• Kerrang! Awards 5.4
    • MTV Europe Music Awards 5.5
    • MTV Video Music Awards 5.6
    • NME Awards USA 5.7
    • Q Awards 5.8
    • Shockwaves NME Awards 5.9
  • References 6
  • Further reading 7
  • External links 8

Early life

Megan Martha White was born in Grosse Pointe Farms, Michigan on December 10, 1974 to Walter Hackett White, Jr. and Catherine White.[1] She grew up in the affluent[2] Detroit suburb with her parents and older sister, Heather.[1] She attended Grosse Pointe North High School and, according to one classmate, was "always the quiet, obviously artistic type, and she just kept very much to herself."[1] While still in high school, she decided not to go to college and instead began to work at Memphis Smoke, a restaurant in downtown Royal Oak, with aspirations of becoming a chef.[1][3] It's there that she first met budding musician John "Jack" Gillis, a fellow high school senior from a Detroit neighborhood known as Mexicantown,[1][3] and they frequented the coffee shops, local music venues, and record stores of the area.[4] They began dating and were eventually married on September 21, 1996.[5][6] Gillis took her last name.[7]


The White Stripes

Throughout the 1990s, Jack worked as an upholsterer, but continued to moonlight in several bands, usually as a drummer.[8] According to them, on Bastille Day of 1997, Meg first tried playing on Jack's drumkit.[9] In Jack's words, "When she started to play drums with me, just on a lark, it felt liberating and refreshing. There was something in it that opened me up."[7] The two then began calling themselves The White Stripes (because Meg favored peppermint candies) and soon played their first gig at the Gold Dollar in Detroit.[10] In keeping live performances to three basic elements, Jack did the guitar and vocal work while she played drums.[7]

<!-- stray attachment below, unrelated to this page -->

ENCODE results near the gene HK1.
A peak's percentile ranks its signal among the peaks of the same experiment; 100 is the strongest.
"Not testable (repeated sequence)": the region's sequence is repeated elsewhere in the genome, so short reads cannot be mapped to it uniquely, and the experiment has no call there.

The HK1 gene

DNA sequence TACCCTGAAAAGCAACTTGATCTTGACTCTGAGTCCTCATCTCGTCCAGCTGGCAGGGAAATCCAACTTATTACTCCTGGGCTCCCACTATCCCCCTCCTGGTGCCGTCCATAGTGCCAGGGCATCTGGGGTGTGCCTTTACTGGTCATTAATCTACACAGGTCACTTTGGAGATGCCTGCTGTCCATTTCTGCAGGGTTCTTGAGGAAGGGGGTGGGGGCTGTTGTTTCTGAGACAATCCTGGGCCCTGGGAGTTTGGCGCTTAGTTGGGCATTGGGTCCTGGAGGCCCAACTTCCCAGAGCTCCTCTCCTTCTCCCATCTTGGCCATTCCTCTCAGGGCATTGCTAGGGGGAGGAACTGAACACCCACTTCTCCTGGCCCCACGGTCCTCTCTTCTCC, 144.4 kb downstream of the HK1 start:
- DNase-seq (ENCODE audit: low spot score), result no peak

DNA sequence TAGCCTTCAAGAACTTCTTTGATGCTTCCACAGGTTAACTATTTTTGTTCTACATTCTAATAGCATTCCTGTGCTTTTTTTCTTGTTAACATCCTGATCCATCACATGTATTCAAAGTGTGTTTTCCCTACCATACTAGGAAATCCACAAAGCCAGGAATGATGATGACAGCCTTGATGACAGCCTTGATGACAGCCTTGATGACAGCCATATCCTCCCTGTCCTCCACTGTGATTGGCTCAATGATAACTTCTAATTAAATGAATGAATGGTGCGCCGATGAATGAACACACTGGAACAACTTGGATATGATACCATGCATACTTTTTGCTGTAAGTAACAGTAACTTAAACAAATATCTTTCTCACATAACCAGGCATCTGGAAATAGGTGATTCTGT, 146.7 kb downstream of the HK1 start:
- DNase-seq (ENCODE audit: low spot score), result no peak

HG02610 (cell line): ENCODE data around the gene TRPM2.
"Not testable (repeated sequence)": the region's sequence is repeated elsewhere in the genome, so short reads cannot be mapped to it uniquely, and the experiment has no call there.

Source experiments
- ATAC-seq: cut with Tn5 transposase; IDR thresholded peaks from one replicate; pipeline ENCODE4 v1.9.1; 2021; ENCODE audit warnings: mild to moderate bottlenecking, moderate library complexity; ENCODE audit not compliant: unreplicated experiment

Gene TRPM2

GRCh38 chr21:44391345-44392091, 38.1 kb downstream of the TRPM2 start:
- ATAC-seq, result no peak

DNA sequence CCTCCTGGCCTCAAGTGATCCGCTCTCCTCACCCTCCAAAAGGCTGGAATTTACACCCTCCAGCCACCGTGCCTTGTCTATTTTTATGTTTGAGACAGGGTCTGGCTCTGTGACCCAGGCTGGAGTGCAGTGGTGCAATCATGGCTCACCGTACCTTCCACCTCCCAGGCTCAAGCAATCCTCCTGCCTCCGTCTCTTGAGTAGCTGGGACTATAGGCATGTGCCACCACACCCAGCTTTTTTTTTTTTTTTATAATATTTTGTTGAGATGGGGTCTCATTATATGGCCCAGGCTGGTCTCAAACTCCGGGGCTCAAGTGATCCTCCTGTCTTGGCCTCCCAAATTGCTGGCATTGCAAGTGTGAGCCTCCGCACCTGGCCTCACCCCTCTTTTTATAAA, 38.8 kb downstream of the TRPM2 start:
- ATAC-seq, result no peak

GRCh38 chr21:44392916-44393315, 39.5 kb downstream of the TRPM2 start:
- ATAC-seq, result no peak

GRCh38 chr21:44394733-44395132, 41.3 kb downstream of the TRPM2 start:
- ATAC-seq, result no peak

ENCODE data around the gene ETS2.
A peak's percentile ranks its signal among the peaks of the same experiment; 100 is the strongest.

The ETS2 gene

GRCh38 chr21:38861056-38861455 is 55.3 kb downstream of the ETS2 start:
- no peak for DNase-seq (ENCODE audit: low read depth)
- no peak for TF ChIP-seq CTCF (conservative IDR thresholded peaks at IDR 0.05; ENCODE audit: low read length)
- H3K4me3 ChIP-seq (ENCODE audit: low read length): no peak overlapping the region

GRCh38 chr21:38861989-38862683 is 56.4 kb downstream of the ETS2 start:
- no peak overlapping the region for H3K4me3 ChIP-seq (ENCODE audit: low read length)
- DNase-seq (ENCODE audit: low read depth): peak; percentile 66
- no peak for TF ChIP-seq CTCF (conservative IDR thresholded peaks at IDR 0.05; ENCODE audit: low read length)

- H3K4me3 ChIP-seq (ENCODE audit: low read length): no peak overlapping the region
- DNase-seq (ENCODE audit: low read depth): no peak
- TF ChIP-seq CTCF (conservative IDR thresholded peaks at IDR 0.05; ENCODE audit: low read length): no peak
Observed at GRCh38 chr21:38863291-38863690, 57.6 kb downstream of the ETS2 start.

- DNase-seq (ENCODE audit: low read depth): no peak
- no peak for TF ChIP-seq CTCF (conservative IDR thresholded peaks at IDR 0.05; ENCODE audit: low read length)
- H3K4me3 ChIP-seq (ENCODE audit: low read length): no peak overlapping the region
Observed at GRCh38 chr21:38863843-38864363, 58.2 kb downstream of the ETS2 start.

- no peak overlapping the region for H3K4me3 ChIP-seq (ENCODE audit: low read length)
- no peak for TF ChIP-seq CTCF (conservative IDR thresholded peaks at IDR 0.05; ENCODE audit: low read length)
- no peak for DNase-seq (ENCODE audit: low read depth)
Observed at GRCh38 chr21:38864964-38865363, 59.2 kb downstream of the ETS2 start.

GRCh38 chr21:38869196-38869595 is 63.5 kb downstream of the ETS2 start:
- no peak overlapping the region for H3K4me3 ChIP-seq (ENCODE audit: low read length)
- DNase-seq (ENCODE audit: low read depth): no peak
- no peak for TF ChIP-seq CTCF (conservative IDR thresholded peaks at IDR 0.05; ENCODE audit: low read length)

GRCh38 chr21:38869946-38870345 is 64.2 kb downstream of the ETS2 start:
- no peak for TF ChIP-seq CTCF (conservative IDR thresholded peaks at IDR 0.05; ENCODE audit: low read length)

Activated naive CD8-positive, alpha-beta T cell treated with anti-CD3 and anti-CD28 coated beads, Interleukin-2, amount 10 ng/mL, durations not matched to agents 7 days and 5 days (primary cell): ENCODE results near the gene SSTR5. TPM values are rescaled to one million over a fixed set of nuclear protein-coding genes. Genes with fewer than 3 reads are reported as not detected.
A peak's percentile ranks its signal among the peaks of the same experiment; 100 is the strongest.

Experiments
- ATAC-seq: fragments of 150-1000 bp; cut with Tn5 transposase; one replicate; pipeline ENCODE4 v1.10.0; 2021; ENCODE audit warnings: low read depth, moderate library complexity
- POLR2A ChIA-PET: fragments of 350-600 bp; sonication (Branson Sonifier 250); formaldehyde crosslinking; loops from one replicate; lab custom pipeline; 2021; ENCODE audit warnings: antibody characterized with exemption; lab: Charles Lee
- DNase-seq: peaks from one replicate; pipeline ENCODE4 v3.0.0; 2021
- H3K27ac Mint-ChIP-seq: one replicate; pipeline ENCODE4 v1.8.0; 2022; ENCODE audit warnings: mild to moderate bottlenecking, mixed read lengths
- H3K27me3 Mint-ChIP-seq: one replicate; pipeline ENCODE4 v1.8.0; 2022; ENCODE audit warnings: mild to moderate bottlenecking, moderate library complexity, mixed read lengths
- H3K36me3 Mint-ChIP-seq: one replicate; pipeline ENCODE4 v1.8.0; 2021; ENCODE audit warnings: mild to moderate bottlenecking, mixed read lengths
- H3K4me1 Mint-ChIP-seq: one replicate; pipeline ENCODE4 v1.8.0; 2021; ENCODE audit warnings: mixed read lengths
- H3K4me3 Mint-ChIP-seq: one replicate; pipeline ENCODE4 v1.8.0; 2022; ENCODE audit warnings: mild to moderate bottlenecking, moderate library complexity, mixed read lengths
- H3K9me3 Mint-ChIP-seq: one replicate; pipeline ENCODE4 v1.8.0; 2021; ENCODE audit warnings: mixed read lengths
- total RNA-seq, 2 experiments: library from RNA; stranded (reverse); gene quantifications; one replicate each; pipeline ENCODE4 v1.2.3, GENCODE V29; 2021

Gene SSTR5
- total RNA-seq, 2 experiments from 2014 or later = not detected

Jack and Meg presented themselves as siblings to an unknowing public,[11][9] and keeping to a chromatic theme, dressed only in red, white, and black.[12][13] They begin their career as part of Michigan's underground, garage rock music scene.[12][3][14] They played along with and opened for more established local bands such as Bantam Rooster, the Dirtbombs, Two Star Tabernacle, Rocket 455, and the Hentchmen, among others.[8][3] In 1998, the band signed with Italy Records, a small and independent Detroit-based garage punk label of Dave Buick.[15] The band released its self-titled debut album in 1999, and a year later the album was followed up by the cult classic,[16] De Stijl. The album eventually peaked at number 38 in Billboard's Independent Albums chart. Even as their success as a band was mounting, their personal relationship was faltering, and they were divorced in 2000.[17]